Quickies: Uber’s Sexual Harassment Issue and Women in Tech; the 16-year-old Girl Who Took Down Milo; and Flint’s Water Three Years Later

  • Will Uber’s Very Public Sexual Harassment Debacle Actually Change Things For Women in Tech? – “I’m not a damn psychic. And how could we have written a piece on women’s experiences in the industry in 2013 that seems unchanged from then until now? And how could we have written about how frustrated we were that we were stuck at the storytelling phase of things in 2015, that people still weren’t believing women and moving into doing something about it? Are we really still pretending that Uber’s engineering department diversity (3% women) doesn’t have anything to do with this treatment of women? Are we really still pretending that this is only a problem for Uber, a company that’s easy to hate due to its treatment of workers, its dismissal of safety issues, its strike-breaking tendencies and, yes, the fighting nature of its CEO.”
  • When High-Class Ladies Wore Masks That Made It Impossible to Speak – “The implication of such coloring was that one must work outside, and thus, quite possibly be poor (cue gasps and swooning faints). So to make sure they didn’t get burned, some 16th-century ladies wore face masks called visards (or vizards) that covered their delicate visages. Unfortunately, the masks also made it so they couldn’t speak. And, look as if they belonged to an evil cult.”
  • Meet the 16-year-old Canadian girl who took down Milo Yiannopoulos – “The story of Milo Yiannopoulos’s fall from conservative grace ended when a conservative blog posted video footage of him making comments that seemed to rationalize pedophilia. But it started when a 16-year-old high school student in Canada decided Yiannopoulos was embraced much too closely by mainstream conservatives.” From Amy.
  • Vitamin IVs promise to erase jet lag and clear your mind. Where’s the evidence? – “The infusion treatments can be traced back to an intravenous supplement known as the Myers’ cocktail, a slurry of magnesium, calcium, B vitamins, and other products developed decades ago by a Baltimore physician. There is a published review on the use of Myers’ cocktail — but it’s just a collection of anecdotal evidence. The author, Dr. Alan Gaby, has long promoted the use of intravenous vitamins for a wide range of clinical conditions.”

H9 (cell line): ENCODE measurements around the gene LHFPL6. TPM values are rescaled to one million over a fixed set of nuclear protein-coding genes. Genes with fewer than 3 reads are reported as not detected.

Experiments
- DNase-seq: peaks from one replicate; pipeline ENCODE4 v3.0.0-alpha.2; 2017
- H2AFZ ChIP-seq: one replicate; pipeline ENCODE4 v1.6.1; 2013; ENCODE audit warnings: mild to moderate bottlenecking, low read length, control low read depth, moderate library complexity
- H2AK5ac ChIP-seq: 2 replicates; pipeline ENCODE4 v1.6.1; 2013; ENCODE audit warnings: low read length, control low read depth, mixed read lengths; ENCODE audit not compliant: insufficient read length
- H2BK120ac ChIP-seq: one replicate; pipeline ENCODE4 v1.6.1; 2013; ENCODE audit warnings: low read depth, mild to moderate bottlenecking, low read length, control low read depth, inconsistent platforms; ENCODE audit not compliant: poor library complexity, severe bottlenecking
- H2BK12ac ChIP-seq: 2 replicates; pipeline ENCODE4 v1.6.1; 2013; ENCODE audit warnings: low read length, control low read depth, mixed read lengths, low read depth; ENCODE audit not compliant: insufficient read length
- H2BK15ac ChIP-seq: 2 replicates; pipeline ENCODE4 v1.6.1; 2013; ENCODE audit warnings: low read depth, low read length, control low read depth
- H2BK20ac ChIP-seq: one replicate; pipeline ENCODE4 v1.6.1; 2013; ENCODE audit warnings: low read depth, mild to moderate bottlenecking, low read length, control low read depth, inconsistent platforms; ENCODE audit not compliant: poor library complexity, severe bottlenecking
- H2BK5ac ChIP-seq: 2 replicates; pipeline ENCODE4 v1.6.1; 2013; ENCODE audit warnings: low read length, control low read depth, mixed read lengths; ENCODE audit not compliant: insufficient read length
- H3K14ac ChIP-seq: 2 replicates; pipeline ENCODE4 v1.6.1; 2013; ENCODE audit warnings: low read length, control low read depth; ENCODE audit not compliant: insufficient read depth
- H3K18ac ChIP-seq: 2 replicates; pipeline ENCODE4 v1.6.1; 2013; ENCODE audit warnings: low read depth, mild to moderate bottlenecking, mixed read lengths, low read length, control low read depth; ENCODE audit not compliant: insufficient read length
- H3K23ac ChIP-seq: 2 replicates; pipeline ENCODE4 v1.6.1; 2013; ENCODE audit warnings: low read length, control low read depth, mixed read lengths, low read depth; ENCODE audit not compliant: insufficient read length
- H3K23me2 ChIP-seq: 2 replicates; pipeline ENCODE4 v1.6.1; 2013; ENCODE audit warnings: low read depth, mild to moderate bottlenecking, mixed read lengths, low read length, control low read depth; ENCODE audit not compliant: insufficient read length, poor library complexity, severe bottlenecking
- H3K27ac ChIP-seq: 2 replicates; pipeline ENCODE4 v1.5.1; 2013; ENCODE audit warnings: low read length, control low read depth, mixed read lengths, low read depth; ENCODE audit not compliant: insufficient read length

• Worse Than Tuskegee – “Seventy years ago, American researchers infected Guatemalans with syphilis and gonorrhea, then left without treating them. Their families are still waiting for help.”
  • It’s been almost three years since Flint’s water crisis began. What have we learned? – “For anyone concerned about lead pipes in their city or home, Edwards says to check online for tips on identifying pipe materials. ‘The one thing you can be sure of if you have a lead pipe coming into your house, you have a very significant health risk,’ he says.”

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Mary Brock works as an Immunology scientist by day and takes care of a pink-loving princess child by night. She likes cloudy days, crafting, cooking, and Fall weather in New England.

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  1. So Milo’s NAMBLA-worthy drivelling was out on the open web, less than a year ago? And might as well have been a State Secret except that one person vaguely remembered it?

    Still, its staggering that of all the toxic, loathsome things he’s said, THIS would be the one that somehow lost him is ‘cred’ as a ‘twue conservative.’

    1. Someone really should write an article on right-wing millennials. It seems to me they’re in a bit of a civil war, and Earring Magic Ken’s support for pedophilia is just the latest flashpoint. (Seriously, Google Earring Magic Ken, the resemblance is uncanny.)

      Why don’t we have enough unity to win an election? Because some people have decided to adopt Little Milo’s tactics.

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